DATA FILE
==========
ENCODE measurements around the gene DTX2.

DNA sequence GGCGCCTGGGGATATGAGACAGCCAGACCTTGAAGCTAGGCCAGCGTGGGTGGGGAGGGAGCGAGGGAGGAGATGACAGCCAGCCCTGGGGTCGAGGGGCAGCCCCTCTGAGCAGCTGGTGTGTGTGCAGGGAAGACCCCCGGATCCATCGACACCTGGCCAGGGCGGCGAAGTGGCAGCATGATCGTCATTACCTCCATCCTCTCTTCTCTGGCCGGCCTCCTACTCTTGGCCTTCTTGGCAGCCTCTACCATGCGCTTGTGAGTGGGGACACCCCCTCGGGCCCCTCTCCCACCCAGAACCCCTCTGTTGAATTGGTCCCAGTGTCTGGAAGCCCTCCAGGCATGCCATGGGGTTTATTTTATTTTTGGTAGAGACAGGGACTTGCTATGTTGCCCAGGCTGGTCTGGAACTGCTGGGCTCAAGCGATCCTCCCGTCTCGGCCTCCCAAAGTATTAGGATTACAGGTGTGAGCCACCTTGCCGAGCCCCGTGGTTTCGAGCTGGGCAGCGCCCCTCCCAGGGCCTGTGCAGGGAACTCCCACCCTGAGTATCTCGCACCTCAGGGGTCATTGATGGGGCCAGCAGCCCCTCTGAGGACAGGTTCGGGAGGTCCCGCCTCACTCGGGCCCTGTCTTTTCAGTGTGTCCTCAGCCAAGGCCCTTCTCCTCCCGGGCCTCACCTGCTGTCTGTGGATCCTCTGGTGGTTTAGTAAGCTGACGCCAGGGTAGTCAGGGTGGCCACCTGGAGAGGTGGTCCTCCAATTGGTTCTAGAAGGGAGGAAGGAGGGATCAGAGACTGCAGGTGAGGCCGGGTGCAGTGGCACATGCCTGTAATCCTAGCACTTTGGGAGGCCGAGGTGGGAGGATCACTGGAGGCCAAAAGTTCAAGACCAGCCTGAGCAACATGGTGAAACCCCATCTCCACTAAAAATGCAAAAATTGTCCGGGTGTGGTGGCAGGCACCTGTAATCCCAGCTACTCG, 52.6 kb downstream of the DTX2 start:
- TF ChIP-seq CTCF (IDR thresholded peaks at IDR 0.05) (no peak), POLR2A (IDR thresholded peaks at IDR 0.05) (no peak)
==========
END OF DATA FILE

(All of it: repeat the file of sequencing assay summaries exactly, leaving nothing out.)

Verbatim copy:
ENCODE measurements around the gene DTX2.

DNA sequence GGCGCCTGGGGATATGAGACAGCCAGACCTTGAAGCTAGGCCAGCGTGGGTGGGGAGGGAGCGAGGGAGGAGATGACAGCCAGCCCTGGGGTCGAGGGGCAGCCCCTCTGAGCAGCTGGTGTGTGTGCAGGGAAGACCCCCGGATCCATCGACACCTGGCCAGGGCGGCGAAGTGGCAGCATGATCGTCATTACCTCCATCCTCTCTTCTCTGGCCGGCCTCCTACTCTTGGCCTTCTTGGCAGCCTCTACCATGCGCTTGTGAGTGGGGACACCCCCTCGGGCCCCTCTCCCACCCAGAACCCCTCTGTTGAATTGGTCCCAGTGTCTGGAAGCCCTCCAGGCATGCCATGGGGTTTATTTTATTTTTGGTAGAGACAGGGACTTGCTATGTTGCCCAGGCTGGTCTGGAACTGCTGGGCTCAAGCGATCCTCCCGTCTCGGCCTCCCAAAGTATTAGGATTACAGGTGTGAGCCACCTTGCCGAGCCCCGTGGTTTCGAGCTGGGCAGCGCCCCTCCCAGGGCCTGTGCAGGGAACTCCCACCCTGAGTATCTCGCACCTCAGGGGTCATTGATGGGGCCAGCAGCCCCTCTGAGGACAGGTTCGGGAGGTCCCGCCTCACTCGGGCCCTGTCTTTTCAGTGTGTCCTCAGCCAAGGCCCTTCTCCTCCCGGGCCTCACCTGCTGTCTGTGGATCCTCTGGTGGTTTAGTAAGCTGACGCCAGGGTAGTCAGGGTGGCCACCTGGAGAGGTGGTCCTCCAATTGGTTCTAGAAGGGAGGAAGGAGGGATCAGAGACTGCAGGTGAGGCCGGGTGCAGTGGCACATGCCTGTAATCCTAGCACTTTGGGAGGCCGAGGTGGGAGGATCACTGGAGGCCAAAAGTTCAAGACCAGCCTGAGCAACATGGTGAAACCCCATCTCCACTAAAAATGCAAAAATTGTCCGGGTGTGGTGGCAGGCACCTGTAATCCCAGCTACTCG, 52.6 kb downstream of the DTX2 start:
- TF ChIP-seq CTCF (IDR thresholded peaks at IDR 0.05) (no peak), POLR2A (IDR thresholded peaks at IDR 0.05) (no peak)